Rory McIlroy, Unlike Most Of His PGA Tour Peers, Really Likes The Idea Of Rolling Back The Golf Ball

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While other PGA Tour superstars have reacted negatively to the recently announced proposal to roll back the golf ball, Rory McIlroy is all for it.

The proposed Model Local Rule (MLR) agreed upon by the USGA and R&A has circled 317 yards to be the “Overall Distance Standard” with a plus three-yard tolerance. This would mean the rolled-back golf ball would not travel beyond 320 yards and, in turn, be nerfed to travel a shorter distance in general.

The proposed local rule is not intended for recreational golfers and tournament organizers would have the option to either adopt the rule or not.

McIlroy is on board with the idea for two main reasons: it doesn’t affect the recreational golfer and, in his opinion, gives the more well-rounded player more opportunity to succeed.

“I’m glad in this new proposal that they haven’t touched the recreational golfer. But for elite level play, I really like it. I really do,” McIlroy told No Laying Up. “I know that’s a really unpopular opinion amongst my peers, but I think it’s going to help identify who the best players are a bit easier. 

“I think you’re gonna see people with more well-rounded games succeed easier than what the game has become, which is a bit bomb and gouge over these last few years.”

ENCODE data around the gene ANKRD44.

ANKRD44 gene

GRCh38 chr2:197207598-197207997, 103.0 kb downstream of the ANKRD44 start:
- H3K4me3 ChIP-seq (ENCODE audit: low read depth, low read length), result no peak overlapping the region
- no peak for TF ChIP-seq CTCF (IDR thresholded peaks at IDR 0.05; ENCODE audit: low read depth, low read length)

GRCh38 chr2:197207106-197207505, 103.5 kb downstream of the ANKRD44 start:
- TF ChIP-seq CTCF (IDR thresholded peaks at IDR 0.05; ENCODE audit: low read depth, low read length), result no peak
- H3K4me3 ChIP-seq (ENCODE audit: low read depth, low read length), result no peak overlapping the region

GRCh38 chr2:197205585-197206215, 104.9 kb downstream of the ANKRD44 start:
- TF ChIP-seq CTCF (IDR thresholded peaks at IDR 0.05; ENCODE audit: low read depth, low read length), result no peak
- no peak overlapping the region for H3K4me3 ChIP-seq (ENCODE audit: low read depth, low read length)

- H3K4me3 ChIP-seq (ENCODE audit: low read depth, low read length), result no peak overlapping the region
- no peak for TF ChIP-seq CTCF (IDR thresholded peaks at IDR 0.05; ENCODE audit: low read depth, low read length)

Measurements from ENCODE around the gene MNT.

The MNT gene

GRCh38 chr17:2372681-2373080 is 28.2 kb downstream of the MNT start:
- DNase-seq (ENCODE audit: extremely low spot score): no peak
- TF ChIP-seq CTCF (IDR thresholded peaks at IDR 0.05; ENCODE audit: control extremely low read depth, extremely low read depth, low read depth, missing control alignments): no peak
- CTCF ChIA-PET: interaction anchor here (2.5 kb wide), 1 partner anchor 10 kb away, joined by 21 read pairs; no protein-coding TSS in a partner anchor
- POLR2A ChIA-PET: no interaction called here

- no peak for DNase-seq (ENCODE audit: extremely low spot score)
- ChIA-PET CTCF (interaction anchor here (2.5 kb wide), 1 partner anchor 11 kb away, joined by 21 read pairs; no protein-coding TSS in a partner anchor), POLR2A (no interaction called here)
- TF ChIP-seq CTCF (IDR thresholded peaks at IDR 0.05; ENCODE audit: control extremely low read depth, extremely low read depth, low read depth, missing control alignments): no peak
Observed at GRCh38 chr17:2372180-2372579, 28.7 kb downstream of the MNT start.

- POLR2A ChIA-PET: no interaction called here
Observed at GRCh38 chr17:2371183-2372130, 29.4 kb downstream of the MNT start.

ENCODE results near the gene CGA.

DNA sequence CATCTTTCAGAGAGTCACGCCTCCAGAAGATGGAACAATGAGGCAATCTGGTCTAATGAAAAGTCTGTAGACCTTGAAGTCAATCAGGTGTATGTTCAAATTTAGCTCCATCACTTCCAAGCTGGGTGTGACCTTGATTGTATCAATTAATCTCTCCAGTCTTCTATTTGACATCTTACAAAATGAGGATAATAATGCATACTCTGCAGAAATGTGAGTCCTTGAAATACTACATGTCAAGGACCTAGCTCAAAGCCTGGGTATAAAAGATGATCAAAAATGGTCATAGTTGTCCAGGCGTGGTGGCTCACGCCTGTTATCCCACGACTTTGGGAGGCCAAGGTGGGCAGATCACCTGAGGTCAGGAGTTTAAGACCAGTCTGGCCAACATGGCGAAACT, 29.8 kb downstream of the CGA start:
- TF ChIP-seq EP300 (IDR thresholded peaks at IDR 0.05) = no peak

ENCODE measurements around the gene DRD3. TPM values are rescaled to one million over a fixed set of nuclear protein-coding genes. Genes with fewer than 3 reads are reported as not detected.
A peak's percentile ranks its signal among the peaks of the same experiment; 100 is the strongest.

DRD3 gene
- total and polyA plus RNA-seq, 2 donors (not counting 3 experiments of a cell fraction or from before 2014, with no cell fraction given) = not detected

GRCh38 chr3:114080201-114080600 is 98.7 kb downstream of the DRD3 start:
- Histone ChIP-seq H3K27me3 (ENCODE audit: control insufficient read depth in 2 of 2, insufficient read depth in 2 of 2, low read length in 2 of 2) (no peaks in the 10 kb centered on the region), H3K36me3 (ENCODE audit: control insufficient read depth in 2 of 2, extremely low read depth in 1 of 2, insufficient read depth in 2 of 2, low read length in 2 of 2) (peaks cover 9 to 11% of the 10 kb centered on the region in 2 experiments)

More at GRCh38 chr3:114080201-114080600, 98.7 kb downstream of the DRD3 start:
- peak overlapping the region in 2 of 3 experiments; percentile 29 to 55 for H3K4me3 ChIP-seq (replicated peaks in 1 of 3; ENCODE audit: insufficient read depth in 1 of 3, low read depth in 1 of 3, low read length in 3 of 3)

Golf's Governing Bodies Confirm Plans To Reduce Distances, Ball Rollback
Rory McIlroy, against the opinion of his peers, says he really likes the idea or rolling back the golf ball. (Photo by Mike Mulholland/Getty Images for The CJ Cup)

Rory McIlroy Knows Rolling Back The Golf Ball Would Actually Help Him

McIlroy also recognizes that rolling back the golf ball would only help the longest hitters on Tour, which he just so happens to lead the Tour in average driving distance (326.6 yards).

“Selfishly, I think it helps me. I think this is only gonna help the better player. You know, it might help the longer player too, in some ways. But I think it’s going to help the overall professional game,” McIlroy continued.

The idea here is that the longest players on Tour will still be the longest players, therefore, they’ll still have shorter irons into greens while some of the shorter hitters will have much longer irons into greens which will inevitably lead to more missed greens and higher scores.

Justin Thomas shared this same thought about how rolling the ball back would actually help his game, but he’s completely against the idea.

“I mean, I’m all for not letting it go any further. And I think this is another important thing, like, this would help me. Rolling the ball back is only going to help, I feel like, somebody who hits it far and is a good ball-striker. It’s just an advantage for me even more so, I feel like, than I have and I’m still not for it,” Thomas explained.

Bryson DeChambeau sounded off against the idea of rolling back the ball as well calling it “atrocious.” Jon Rahm has expressed that he isn’t on board with rolling the ball back either.

If adopted, the proposal would take effect on January 1, 2026.

Follow Mark Harris on Twitter @ItIsMarkHarris

Written by Mark Harris


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